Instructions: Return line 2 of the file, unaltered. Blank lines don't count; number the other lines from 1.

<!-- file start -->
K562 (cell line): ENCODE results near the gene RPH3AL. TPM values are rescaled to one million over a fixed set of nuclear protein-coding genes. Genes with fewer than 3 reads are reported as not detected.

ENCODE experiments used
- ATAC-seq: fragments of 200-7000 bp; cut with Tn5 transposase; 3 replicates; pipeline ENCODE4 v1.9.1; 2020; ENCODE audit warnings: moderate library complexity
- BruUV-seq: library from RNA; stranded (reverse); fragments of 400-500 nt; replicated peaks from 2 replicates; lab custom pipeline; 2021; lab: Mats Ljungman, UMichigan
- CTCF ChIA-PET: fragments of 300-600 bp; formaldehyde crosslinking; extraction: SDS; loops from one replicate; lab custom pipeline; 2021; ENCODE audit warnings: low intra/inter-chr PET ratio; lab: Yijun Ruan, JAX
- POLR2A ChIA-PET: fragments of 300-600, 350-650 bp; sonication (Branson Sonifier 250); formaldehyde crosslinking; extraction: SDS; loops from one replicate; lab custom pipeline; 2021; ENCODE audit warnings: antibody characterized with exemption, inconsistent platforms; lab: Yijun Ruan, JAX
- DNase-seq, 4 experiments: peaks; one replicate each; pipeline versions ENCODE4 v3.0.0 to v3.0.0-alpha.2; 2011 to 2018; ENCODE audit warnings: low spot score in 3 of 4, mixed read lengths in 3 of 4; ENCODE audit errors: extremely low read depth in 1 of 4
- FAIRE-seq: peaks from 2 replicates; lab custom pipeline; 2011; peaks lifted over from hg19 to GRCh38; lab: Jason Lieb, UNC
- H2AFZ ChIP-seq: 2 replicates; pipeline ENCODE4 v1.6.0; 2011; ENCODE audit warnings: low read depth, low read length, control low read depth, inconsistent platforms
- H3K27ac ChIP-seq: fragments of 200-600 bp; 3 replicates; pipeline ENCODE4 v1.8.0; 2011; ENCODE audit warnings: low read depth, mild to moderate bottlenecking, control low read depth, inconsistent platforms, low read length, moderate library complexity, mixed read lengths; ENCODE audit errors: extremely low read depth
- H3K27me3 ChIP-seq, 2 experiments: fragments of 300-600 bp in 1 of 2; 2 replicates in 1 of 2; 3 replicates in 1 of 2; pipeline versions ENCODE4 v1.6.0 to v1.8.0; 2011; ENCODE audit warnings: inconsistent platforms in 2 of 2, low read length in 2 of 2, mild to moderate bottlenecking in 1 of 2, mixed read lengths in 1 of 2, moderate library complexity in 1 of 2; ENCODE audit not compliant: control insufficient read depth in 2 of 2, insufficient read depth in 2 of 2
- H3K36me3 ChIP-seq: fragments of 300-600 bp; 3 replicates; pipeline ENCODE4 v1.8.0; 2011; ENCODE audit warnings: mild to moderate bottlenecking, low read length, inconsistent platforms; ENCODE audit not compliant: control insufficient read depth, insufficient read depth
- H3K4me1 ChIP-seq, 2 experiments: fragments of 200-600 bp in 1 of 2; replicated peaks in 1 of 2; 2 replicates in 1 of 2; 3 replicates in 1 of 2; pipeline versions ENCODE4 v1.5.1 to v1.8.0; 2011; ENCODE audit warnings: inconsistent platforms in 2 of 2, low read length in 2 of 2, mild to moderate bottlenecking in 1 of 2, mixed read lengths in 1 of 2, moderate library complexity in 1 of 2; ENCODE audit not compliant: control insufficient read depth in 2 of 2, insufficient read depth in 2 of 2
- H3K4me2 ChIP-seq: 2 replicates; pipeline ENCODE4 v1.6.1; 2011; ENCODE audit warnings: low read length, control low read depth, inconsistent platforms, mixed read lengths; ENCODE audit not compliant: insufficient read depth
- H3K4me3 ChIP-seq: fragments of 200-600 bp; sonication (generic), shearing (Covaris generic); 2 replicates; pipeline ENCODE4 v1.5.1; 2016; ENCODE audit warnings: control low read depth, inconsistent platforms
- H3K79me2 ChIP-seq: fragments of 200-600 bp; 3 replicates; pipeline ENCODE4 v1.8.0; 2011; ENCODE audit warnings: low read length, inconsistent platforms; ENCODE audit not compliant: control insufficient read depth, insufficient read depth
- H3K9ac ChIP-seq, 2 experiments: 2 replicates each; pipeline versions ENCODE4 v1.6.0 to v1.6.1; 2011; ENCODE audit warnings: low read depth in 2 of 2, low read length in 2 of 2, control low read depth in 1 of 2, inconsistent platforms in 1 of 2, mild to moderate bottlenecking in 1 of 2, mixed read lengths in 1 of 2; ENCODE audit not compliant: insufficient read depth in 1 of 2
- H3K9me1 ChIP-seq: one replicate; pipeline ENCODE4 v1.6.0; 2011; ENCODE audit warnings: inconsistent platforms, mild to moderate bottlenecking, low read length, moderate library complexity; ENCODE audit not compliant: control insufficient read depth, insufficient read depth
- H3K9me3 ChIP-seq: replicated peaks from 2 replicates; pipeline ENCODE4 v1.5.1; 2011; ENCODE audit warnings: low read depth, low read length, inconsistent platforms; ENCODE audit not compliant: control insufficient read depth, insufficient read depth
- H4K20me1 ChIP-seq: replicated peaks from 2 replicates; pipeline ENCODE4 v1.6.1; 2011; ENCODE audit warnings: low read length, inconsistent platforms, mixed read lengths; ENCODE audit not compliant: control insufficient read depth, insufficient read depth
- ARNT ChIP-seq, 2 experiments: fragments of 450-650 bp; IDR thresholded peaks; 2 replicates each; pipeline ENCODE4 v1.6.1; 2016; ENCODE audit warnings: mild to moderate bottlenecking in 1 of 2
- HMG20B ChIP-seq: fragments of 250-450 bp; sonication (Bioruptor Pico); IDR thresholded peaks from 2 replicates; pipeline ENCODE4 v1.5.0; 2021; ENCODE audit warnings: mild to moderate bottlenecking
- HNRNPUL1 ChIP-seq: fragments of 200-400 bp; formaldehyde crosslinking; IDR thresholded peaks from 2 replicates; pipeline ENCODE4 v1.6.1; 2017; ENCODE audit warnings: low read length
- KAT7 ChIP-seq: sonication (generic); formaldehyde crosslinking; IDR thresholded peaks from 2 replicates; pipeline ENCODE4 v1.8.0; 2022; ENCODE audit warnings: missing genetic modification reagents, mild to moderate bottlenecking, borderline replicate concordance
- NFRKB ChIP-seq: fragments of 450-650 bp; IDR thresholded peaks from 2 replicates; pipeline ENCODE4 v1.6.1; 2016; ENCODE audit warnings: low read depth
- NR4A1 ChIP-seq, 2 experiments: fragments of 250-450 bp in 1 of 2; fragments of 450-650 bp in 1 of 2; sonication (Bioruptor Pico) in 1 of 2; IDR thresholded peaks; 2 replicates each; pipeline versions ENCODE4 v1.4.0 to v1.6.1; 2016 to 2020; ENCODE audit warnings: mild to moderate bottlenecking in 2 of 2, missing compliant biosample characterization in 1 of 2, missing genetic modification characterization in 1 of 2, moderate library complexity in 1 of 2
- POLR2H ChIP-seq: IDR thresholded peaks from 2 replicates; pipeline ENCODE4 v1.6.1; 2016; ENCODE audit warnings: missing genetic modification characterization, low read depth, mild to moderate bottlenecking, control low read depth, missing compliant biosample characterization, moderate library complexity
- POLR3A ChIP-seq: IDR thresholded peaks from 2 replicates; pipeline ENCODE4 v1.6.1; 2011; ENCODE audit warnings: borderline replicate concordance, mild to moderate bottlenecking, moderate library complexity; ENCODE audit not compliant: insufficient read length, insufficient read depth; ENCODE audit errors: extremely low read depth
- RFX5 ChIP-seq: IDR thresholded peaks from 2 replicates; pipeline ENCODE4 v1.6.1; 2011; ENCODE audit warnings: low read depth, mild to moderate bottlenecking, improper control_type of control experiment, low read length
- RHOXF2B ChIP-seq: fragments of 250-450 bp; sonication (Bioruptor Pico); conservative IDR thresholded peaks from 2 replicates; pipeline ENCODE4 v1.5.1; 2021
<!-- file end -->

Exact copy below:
ENCODE experiments used